When I wrote recently that Bellevue had become pricier than Manhattan, I noted that the Eastside city still lagged behind the king of insane and unaffordable real estate, San Francisco. But a local agent suggested it might be only a matter of time.
“We expect that last record to fall sometime this summer, with Bellevue claiming the absolute top spot as the most expensive city in America,” predicted Cary Porter, an agent for Issaquah-based The Cascade Team.
Well that didn’t take long.
Things are so frothy in Bellevue right now that the median price for all homes and condos surged another $190,000 since December.
It’s now $1.56 million — leaving even San Francisco in its glittering dust, according to January data released by brokerage firm Redfin this past week.
Among cities with more than 100,000 people, Silicon Valley’s Sunnyvale is still No. 1 — at $1.69 million in January. But Bellevue is closing in fast on that.
I’m highlighting this again because what we’re witnessing in Bellevue is a once-a-generation shock event. It’s not just a money spectacle and something to ogle, though it is definitely that. It also has the potential to reshape the Seattle area’s demographics, culture and politics.
For example: At Monday’s Bellevue City Council meeting, a tech worker named Jason Rock came to tell how even he and his wife, both “affluent, highly paid tech employees,” couldn’t make it in the thin air of the city’s housing market. So they were pushed out to somewhere less rarefied.
“We were effectively priced out of Bellevue,” where he works, he said. “As a result, we purchased a town home in Columbia City, in Seattle. This lack of affordable housing in Bellevue has locked me into a fairly substantial commute.”
You see what’s happening here? Seattle is becoming the new bedroom community for its old bedroom community.
This historical reversal is being driven by huge, sudden price shifts. A year ago, in January 2021, Bellevue’s homes were more expensive than Seattle’s homes, but only by $165,000 — about 20% more. Now, rocket ship Bellevue costs $825,000 more — a 113% price premium over Seattle.
It means you can now buy two median-priced homes in Seattle for the price of one in Bellevue — and still have a hundred grand left over (enough to buy a new Tesla Model X for your commute to the Eastside).
It wasn’t long ago Seattle was the center of gravity. Now we are a cheap place for New Bellevue to sleep.
Here’s a prediction: This housing gold rush is going to radicalize Bellevue’s formerly bland politics.
In the not-too-distant future, I bet a call familiar to Seattleites will also ring out on the Eastside: tax Amazon.
Did you see that Seattle’s progressive payroll tax on high salaries at big companies is working? In its first year, it raised $231 million, $31 million more than projected. That means the tax hasn’t chased the big companies out of the city, not yet anyway, which is what so many critics wrongly predicted it would do.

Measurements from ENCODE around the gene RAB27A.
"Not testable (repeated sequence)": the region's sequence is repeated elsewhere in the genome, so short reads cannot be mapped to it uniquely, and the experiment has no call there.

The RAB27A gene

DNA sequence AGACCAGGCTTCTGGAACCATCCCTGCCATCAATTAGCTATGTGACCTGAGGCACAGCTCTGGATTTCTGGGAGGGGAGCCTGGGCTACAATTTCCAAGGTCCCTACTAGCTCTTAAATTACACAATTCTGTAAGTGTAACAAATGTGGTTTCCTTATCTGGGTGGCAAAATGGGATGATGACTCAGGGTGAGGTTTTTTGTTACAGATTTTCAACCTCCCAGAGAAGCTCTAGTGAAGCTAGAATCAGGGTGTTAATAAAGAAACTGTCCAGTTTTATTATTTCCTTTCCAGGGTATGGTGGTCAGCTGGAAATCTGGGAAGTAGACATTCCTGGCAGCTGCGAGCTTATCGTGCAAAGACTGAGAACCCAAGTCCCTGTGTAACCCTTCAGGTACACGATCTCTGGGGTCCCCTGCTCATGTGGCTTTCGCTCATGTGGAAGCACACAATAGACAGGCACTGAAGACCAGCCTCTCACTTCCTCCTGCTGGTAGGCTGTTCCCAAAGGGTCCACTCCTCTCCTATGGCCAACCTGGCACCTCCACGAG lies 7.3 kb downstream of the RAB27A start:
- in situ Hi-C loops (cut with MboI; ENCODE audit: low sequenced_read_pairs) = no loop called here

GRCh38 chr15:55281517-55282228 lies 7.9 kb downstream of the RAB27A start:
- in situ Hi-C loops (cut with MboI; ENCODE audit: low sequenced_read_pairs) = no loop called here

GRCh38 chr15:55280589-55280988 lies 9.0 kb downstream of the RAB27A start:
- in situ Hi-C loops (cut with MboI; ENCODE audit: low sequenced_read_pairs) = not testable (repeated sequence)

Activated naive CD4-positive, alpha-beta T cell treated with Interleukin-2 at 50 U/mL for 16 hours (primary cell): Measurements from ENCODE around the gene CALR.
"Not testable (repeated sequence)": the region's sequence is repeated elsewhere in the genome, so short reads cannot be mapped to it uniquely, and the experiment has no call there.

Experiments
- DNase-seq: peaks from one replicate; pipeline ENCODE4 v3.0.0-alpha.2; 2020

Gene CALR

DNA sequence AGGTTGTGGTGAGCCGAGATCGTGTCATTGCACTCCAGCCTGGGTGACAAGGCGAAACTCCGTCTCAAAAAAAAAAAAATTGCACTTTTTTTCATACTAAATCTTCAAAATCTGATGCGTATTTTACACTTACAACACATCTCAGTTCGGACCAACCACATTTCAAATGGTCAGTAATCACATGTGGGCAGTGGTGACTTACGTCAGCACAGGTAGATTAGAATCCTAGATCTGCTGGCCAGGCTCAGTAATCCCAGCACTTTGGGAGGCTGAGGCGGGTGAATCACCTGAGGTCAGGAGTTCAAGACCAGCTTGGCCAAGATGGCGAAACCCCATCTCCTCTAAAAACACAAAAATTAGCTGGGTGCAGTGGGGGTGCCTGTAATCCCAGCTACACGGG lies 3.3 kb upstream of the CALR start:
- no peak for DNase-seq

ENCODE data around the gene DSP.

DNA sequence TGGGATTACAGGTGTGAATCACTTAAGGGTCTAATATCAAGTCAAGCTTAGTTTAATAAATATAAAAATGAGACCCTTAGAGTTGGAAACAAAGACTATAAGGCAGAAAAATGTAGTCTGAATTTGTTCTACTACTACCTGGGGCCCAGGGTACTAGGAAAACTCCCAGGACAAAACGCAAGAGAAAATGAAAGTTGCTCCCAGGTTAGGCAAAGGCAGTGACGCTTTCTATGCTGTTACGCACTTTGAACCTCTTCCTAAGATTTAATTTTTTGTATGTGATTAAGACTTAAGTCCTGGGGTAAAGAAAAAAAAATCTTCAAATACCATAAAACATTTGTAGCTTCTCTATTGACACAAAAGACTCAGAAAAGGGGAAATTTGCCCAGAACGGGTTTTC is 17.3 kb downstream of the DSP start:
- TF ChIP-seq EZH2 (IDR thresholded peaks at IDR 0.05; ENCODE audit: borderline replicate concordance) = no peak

More to the point of this column, most of that money is going to pay for desperately needed affordable housing in Seattle.
But Bellevue has a more desperate need for affordable housing. Though it’s now one of the most expensive cities in America, one-fifth of Bellevue’s households are low income (meaning, according to the city, they make less than $40,000 a year, or $57,000 for a family of four).
Where will they continue to live? Houses are out of reach, and the median apartment rent there is nearing $30,000 per year.
Bellevue did impose a 0.1% sales tax for housing a year ago to try to address this. It’s a regressive tax, though, which hits lower-income people harder as a slice of their incomes. The bigger problem is that it only raises about $9 million per year — enough to build about 30 new units of affordable housing annually, in a growing city of 152,000.
So the sales tax both hits the poor and isn’t near enough; meanwhile, tech wealth soars. This is an old debate in Seattle, but mark it: Cries of “tax the rich” will be an inevitable echo to this Bellevue boom.
Unless, that is, everyone simply abandons Bellevue to the rich, which seems possible. This also has me curious: When teachers, artists, carpenters and the like get priced out of a place, they often energize some spillover town. Remember when everyone in Seattle was supposedly moving to Burien, converting it into a hipster haven?
Maybe Bothell will be Bellevue’s Burien. Or it could be that the next “it” town for those displaced by the tech bomb will be somewhere more unexpected, like, say, Monroe. I could see workaday Monroe, population 18,000, catching fire in Bellevue’s blast zone. New motto: It’s not just a prison anymore.
Bellevue is definitely 2022’s place to watch. It’s about all we can do — nobody can afford to move there anymore.